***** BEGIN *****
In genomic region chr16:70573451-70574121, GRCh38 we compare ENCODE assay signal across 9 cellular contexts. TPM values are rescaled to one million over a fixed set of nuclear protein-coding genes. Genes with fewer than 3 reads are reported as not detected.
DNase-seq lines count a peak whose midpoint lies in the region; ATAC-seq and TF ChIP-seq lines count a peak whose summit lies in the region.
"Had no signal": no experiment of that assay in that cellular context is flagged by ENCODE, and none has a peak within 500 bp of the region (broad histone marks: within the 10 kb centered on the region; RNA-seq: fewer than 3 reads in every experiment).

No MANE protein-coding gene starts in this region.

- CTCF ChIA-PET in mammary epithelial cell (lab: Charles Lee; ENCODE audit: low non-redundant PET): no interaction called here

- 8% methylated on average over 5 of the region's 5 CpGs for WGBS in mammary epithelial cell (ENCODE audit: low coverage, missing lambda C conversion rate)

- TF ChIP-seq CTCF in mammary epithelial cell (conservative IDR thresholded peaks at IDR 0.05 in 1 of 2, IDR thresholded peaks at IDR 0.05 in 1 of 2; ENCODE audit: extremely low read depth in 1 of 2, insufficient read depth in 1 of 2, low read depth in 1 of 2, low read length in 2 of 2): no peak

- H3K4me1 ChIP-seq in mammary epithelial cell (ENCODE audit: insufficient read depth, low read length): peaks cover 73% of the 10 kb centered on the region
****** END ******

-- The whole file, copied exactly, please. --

In genomic region chr16:70573451-70574121, GRCh38 we compare ENCODE assay signal across 9 cellular contexts. TPM values are rescaled to one million over a fixed set of nuclear protein-coding genes. Genes with fewer than 3 reads are reported as not detected.
DNase-seq lines count a peak whose midpoint lies in the region; ATAC-seq and TF ChIP-seq lines count a peak whose summit lies in the region.
"Had no signal": no experiment of that assay in that cellular context is flagged by ENCODE, and none has a peak within 500 bp of the region (broad histone marks: within the 10 kb centered on the region; RNA-seq: fewer than 3 reads in every experiment).

No MANE protein-coding gene starts in this region.

- CTCF ChIA-PET in mammary epithelial cell (lab: Charles Lee; ENCODE audit: low non-redundant PET): no interaction called here

- 8% methylated on average over 5 of the region's 5 CpGs for WGBS in mammary epithelial cell (ENCODE audit: low coverage, missing lambda C conversion rate)

- TF ChIP-seq CTCF in mammary epithelial cell (conservative IDR thresholded peaks at IDR 0.05 in 1 of 2, IDR thresholded peaks at IDR 0.05 in 1 of 2; ENCODE audit: extremely low read depth in 1 of 2, insufficient read depth in 1 of 2, low read depth in 1 of 2, low read length in 2 of 2): no peak

- H3K4me1 ChIP-seq in mammary epithelial cell (ENCODE audit: insufficient read depth, low read length): peaks cover 73% of the 10 kb centered on the region